ASEAN: Manila – Report: 90% of poorest in ASEAN are Indonesians, Pinoys

Juanita Espinosa sits and enjoys a sunset in front of her house in the slum “Smokey Mountain” in Manila, Philippines. AP/Lino Escandor II


MANILA, Philippines — Almost 90 percent of people living in extreme poverty in Southeast Asia are in Indonesia and the Philippines, according to a report.

This was one of the findings of the report entitled “Association of Southeast Asian Nations (ASEAN)-China-United Nations Development Programme (UNDP) Report on Financing the Sustainable Development Goals (SDGs) in ASEAN: Strengthening Integrated National Financing Frameworks to Deliver the 2030 Agenda.”


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It focused on streamlining development financing and strengthening domestic resource mobilization in 10 ASEAN countries in order to finance national development.  It also highlighted China’s financing in ASEAN.



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In his remarks during the report launch, Vongthep Arthakaivalvatee, deputy secretary-general for ASEAN Socio-Cultural Community, said “ASEAN’s greatest asset is its people and proper financing will enable (them) to reach their potential.”

“This report provides us with an understanding on the scale and mix of financing in the ASEAN region and the opportunities that can be explored to maximize financing for SDGs,” he said.

It noted that while extreme poverty has fallen across the region from 17 percent in 2005 to seven percent in 2013, many of the working poor remain vulnerable to falling back into poverty.

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An estimated 36 million people in the region still live below the international poverty line, with almost 90 percent of them living in Indonesia and the Philippines, the report said.

The report underscored the importance for ASEAN, as a region, and member-states in their national capacity, to identify how to finance poverty eradication programs in order to realize the SDGs and ASEAN Vision 2025.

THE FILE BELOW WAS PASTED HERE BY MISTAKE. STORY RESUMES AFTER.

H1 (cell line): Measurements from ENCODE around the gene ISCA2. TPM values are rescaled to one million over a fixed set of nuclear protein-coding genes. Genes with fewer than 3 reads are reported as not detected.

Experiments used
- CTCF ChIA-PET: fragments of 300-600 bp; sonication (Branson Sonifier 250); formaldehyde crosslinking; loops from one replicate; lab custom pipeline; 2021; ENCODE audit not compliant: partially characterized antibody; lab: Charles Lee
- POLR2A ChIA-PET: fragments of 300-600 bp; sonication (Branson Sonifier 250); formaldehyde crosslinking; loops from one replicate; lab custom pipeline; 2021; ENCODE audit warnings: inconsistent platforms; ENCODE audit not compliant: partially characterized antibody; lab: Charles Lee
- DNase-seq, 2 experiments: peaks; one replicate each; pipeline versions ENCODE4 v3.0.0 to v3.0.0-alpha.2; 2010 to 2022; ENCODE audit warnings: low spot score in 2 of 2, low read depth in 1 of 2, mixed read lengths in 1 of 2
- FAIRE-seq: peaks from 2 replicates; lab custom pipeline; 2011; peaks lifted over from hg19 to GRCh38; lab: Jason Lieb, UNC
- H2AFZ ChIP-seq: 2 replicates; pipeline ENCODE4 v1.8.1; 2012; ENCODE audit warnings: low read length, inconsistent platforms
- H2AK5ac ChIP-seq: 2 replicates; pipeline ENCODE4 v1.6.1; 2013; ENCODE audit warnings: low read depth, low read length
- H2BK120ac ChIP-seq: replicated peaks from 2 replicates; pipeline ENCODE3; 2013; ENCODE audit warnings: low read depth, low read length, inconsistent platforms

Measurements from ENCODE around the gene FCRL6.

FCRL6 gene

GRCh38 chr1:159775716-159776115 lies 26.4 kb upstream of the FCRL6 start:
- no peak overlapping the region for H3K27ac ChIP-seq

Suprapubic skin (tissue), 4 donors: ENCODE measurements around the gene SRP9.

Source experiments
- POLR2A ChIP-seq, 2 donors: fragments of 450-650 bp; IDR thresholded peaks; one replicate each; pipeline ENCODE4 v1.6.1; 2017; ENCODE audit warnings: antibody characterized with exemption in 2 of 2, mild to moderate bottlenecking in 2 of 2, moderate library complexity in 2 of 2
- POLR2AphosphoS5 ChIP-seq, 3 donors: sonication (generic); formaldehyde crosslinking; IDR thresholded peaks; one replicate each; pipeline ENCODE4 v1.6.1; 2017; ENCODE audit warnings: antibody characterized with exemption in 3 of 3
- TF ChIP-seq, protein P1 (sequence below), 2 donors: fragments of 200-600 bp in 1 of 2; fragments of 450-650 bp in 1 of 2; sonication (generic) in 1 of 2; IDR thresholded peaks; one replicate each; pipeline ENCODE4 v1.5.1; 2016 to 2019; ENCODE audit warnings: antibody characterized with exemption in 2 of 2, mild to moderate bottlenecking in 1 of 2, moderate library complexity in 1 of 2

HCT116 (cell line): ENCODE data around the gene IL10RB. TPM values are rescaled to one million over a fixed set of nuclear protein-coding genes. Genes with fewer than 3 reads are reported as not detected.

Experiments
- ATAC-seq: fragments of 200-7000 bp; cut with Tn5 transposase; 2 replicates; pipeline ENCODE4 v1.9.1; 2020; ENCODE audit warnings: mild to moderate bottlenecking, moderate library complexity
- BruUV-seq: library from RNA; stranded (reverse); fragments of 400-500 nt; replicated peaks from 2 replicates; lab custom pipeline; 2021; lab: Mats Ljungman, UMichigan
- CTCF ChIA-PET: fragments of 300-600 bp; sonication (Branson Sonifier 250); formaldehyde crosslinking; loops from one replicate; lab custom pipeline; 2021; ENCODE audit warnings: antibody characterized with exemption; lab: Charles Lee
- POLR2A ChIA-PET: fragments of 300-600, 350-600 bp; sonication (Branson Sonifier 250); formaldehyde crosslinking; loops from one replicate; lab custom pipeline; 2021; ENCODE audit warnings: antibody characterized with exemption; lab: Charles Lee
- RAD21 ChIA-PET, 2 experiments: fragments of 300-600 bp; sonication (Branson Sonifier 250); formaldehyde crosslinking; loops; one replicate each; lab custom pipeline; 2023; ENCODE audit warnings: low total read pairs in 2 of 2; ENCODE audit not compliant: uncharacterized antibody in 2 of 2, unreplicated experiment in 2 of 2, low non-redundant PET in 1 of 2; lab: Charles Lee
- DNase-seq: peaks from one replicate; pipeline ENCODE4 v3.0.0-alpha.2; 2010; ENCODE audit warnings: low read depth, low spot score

While ASEAN has made progress in addressing infectious diseases, challenges prevail as it now faces the rising rate of non-communicable diseases, the report said.

Providing universal health coverage (UHC) is key in improving the lives of the people in ASEAN, the report added.

It said Brunei Darussalam, Malaysia and Thailand are able to provide UHC through a tax-funded system while Singapore provides UHC through a contribution-based system that includes a social assistance component.

Indonesia is committed to providing UHC and has set a target for achieving UHC by 2019.

“The design and configuration of the financing model used affects how successfully the policy reaches the poorest people, expands the range of services on offer and reduces the costs they face,” the report said.

“Financing SDGs is everyone’s business. All actors – public, private, domestic and international – have a role to play,” said assistant secretary-general Haoliang Xu of the UNDP.

“It is not just about funds; it is about partnerships across public and private sectors. We need to move to more integrated approaches of financing the SDGs across these sectors,” he added.

He said the Permanent Representative of Mission of China to ASEAN noted that China is ready to work even more closely with ASEAN countries to seek greater synergies between the Belt and Road Initiative and the Master Plan on ASEAN Connectivity 2025, enhance infrastructure building and connectivity across the region.

Indonesia is the most populous country in ASEAN with over 257 million people, followed by the Philippines with 100 million, comprising more than half of the 639 million population of the region.

Among ASEAN member-states, Indonesia has the biggest economy with $819 billion, followed by Thailand with $395 billion and Malaysia with $296 billion.

The head office of the ASEAN released the report with the People’s Republic of China and the UNDP.

The Philippine Star 



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